The oddest criticism of Donald Trump’s climate action this week was the claim, mentioned almost triumphantly by every news source, that it would save few coal jobs. The economic and technological forces, especially the flood of low-carbon natural gas from fracking, are just too powerful.

Then why, if you’re a Democrat, put yourself in that position in the first place to take blame for killing coal jobs? Why enact a costly regulation to do what the market was doing for free? When everybody else wanted to blame the Florida recount for his 2000 defeat, Al Gore was smart enough privately to blame gun control. When you lose your home state as presidential candidate, something is wrong. The same blundering ineptitude explains how the Obama alliance with the greens threw away first Congress and then a presidency.

Of course the news reports are right: “The regulatory changes are entirely outweighed by these technological changes, not to mention the price of natural gas or renewables,” Mark Muro of the Brookings Institution was quoted telling the New York Times .

So potent and large are these global forces that repealing the Obama rules, costly as they are, not only won’t affect coal jobs, it won’t affect climate.

Gina McCarthy, Mr. Obama’s EPA administrator, admitted as much when confronted, during a 2015 House hearing, with the fact that, by the agency’s own climate models, the effect would be only 1/100th of a degree Celsius. Instead, she said success should be measured in terms of “positioning the U.S. for leadership in an international discussion.”

Even so, many climate activists felt the need to walk back Ms. McCarthy’s concession by insisting Obama policies would have a measurable effect—on the amount of CO 2 released. Yes, the relative decrease would be tiny but measurable, though the climate effect would be zip. This is akin to medical researchers claiming a drug a success because it’s detectable in the bloodstream, not because it improves health.

And don’t get us started on the “social cost of carbon,” a mechanism of policy justification created by the Obama EPA to assign a dollar-value benefit to carbon abatement rules that, in total, will produce zero impact on climate.

Pile up all the government policies enacted or seriously on the table, and their net effect is zilch. A new McKinsey study, that would be hilarious if it weren’t so sad, points out that Germany’s switch to renewables has been a success by almost every metric except CO 2 output—which is up instead of down.

Rising energy prices to support this energy transition have had one measurable effect—more than 330,000 German households have had their electricity shut off in the past year from nonpayment of bills almost three times as high as those paid by U.S. households.

Germany, needless to add, is many greens’ idea of a country “positioned for leadership in international discussions.”

No rational consideration, however, will abate the torrent of priestly imprecations hurled by green activists this week at Mr. Trump. The New York Times insists that Trumpian action “risks the planet”—plainly false since nothing either Mr. Trump or Mr. Obama did will make a difference to the planet.

Literally no amount of money dissipated on climate policy is excessive to such people, because their shamanistic status is directly proportional to the social waste they can conjure. In the realm of religion are we called upon to perform symbolic actions whose purpose (and cost) is aimed at testifying to our membership in the elect.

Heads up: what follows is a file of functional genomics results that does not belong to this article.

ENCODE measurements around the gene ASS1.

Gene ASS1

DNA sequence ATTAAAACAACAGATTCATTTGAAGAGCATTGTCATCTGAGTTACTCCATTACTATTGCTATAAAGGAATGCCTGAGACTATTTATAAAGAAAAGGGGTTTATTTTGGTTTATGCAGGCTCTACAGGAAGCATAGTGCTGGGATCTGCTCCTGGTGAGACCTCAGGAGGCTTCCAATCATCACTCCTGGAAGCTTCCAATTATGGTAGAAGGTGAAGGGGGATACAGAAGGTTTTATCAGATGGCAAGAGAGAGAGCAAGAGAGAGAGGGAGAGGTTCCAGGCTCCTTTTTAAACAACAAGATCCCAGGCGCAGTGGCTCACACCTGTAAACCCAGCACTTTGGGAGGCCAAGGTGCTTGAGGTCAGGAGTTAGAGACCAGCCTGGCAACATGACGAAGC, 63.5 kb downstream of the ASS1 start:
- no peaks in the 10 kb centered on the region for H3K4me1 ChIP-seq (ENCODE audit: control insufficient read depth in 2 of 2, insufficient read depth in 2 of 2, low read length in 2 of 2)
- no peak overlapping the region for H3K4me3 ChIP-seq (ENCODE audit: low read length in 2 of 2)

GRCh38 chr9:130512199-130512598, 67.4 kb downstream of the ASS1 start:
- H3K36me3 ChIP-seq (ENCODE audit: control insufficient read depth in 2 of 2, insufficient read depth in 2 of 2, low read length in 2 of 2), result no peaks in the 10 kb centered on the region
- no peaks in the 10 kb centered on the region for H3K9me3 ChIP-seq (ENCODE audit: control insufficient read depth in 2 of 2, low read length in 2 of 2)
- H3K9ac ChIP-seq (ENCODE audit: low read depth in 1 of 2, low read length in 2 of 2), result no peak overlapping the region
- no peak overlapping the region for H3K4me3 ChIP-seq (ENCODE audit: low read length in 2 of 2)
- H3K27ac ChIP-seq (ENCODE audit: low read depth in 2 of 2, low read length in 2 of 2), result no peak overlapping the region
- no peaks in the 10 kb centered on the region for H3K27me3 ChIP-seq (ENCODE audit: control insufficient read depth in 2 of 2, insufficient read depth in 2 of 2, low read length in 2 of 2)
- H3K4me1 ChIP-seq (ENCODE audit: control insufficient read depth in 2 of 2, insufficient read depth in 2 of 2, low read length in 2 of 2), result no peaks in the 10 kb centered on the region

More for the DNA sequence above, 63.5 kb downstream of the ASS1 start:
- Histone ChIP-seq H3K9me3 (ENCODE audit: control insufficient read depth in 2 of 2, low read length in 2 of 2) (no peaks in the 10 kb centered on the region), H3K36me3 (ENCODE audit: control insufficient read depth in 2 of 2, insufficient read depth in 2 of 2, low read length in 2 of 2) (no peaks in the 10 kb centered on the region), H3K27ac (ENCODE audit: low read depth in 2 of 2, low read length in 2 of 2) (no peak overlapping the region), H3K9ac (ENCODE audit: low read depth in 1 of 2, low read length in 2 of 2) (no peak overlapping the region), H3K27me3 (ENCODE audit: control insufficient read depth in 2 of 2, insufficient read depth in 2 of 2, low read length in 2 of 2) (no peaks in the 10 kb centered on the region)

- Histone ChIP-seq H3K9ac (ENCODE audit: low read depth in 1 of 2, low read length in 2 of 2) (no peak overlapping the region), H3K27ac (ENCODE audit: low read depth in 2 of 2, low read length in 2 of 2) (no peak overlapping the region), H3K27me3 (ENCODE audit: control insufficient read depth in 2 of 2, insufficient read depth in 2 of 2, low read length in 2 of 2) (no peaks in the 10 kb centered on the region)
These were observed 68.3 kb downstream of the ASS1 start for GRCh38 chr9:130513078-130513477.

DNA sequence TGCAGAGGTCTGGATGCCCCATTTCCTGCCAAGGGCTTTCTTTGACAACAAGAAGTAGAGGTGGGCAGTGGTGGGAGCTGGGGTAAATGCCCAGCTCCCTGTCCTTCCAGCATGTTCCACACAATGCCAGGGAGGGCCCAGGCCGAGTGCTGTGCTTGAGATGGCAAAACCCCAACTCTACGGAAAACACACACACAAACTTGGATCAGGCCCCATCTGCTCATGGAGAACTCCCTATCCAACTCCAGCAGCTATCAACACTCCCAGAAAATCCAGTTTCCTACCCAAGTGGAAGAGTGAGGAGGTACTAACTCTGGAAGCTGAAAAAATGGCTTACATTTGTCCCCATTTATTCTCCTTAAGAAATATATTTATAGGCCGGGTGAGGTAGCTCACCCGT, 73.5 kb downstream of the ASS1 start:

The most poignant question, however, is what happened to Democrats? They were once a party whose members cared whether policy was efficient and produced benefits for the American people.

Democrats deserve a large share of the credit for the rescue of the failing U.S. economy of the 1970s by throwing out a host of perverse regulatory policies, not that they embrace or even acknowledge this legacy today—which is the problem.

Airline deregulation was born in Ted Kennedy’s administrative practice subcommittee. His aide, Stephen Breyer, now a Supreme Court justice, recalled a working-class Boston constituent asking why the senator was focused on airline issues when this voter could never afford to fly. “That is why,” said Kennedy.

The Democratic Party once had a brain where regulation was concerned, understanding that the ultimate purpose was a net public good, not an in-gathering of power to Washington for the benefit of lobbyists and influence peddlers.

It was not yet today’s Democratic Party of Chuck Schumer, who isn’t stupid and yet is associated with no body of policy thought or analysis. If he even has anybody on his staff deputized to think about the results of policy, it probably is the lowliest intern.

A wrecking ball of a president was the Trump electorate’s answer to this problem. It’s hard even now to say they were wrong. If he delivers nothing in the next four years, it is alarming to suspect that this likely would still be a better result than we would have gotten under Hillary Clinton.

Purely Energy

 

Higgs boson event as seen in the Compact Muon Solenoid detector at the Large Hadron Collider. This one high-energy collision illustrates the power of energy conversion, which always exists in the form of particles.

Ethan Siegel provides an informative primer on energy physics:  Is There Any Such Thing As Pure Energy?  It is useful background for anyone interested in energy and climate science. Some excerpts below.

What is the nature of Energy?